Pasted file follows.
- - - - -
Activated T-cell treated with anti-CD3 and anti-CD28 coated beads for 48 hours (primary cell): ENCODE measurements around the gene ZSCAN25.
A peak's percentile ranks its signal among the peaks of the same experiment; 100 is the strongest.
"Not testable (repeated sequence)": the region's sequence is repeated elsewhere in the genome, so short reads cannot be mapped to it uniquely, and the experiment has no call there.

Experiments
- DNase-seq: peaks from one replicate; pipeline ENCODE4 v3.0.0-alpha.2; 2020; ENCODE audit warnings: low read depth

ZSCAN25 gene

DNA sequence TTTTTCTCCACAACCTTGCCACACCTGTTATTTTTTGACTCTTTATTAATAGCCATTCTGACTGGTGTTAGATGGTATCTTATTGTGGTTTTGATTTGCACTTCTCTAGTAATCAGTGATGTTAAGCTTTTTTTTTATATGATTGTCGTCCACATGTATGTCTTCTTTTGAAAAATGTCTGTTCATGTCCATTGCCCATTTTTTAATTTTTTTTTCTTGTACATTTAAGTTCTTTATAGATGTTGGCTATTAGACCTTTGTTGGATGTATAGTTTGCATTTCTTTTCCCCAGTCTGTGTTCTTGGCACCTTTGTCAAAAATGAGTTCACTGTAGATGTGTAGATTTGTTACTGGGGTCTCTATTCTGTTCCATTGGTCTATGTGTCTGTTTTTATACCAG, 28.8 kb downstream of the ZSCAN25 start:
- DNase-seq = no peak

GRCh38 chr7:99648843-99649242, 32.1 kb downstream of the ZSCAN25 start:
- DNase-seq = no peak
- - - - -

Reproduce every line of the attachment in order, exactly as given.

Activated T-cell treated with anti-CD3 and anti-CD28 coated beads for 48 hours (primary cell): ENCODE measurements around the gene ZSCAN25.
A peak's percentile ranks its signal among the peaks of the same experiment; 100 is the strongest.
"Not testable (repeated sequence)": the region's sequence is repeated elsewhere in the genome, so short reads cannot be mapped to it uniquely, and the experiment has no call there.

Experiments
- DNase-seq: peaks from one replicate; pipeline ENCODE4 v3.0.0-alpha.2; 2020; ENCODE audit warnings: low read depth

ZSCAN25 gene

DNA sequence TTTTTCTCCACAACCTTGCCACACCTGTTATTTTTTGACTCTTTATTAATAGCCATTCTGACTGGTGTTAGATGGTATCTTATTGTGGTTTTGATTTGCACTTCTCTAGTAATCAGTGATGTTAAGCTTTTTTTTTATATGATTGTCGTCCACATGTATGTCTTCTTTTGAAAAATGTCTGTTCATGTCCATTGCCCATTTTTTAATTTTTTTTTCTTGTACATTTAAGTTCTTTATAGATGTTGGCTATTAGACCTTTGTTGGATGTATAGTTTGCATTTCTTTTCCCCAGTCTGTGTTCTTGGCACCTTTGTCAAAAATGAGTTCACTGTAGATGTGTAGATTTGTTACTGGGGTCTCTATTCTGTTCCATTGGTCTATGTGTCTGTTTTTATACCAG, 28.8 kb downstream of the ZSCAN25 start:
- DNase-seq = no peak

GRCh38 chr7:99648843-99649242, 32.1 kb downstream of the ZSCAN25 start:
- DNase-seq = no peak